Muqtada saw that he didn't have enough resources to set up the force he wanted, so he went to the Iranians for help. They were happy to give it, because they wanted to increase their influence in Iraq. Because Muqtada is an al-Sadr, his word was enough to get his followers to allow the Iranians to send operatives; otherwise they would have been suspicious to the point of rejection. Muqtada knew that that was a problem. He's ambitious, yes, and expected (probably still expects) to have the sort of influence you see for him in the postwar regime; so like any fool, he was sure he could ride that tiger. When it started getting out of control, when the Iranians showed themselves as wreckers instead of helpers, Muqtada tried to reassert his control -- but, like the idiot he is, went to Iran to demand control over the forces under Iranian command.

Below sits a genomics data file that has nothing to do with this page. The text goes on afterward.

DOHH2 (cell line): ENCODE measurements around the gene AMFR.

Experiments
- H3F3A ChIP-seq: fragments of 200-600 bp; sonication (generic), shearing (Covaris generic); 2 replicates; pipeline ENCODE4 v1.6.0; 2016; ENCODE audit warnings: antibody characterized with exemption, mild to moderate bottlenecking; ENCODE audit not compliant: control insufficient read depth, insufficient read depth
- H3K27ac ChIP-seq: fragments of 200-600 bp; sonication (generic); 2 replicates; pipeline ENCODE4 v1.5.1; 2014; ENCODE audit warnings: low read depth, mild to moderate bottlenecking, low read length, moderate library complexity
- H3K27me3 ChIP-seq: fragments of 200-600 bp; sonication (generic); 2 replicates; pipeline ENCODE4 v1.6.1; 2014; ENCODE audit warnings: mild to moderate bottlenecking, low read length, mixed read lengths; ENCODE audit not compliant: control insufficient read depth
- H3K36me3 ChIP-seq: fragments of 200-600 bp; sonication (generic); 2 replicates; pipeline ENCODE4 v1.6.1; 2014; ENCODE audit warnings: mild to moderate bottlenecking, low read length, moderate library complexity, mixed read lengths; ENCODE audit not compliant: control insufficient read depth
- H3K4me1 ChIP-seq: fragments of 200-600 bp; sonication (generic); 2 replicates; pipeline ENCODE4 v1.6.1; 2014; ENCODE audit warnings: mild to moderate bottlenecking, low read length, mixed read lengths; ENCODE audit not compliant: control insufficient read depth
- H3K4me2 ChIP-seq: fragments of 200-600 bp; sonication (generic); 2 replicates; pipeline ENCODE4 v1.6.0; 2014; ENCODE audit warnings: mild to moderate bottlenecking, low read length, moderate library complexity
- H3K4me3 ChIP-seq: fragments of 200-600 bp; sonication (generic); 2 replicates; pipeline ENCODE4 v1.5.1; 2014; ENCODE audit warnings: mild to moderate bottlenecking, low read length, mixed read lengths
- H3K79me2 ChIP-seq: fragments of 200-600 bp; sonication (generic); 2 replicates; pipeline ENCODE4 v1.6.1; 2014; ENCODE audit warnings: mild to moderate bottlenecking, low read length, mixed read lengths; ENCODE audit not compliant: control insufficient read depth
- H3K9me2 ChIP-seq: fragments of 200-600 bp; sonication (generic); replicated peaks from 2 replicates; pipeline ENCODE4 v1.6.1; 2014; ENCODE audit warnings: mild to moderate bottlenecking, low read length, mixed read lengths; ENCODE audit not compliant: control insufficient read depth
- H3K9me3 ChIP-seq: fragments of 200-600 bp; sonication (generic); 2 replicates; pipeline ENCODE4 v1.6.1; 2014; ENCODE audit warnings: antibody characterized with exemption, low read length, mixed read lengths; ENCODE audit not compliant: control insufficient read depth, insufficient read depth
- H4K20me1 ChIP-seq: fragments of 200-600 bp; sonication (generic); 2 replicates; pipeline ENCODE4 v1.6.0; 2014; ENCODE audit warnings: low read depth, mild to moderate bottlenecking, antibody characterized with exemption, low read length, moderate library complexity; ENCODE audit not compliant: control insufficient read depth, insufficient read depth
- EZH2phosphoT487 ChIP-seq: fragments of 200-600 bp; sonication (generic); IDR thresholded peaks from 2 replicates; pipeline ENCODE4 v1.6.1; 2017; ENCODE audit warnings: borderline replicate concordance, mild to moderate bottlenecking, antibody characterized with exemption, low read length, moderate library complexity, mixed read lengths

He isn't studying anything. He gets to rattle around Qom, but when he wants to come home there's an odd shortage of transportation. Meanwhile, Quds Force continues to operate under the pledges he made on their behalf.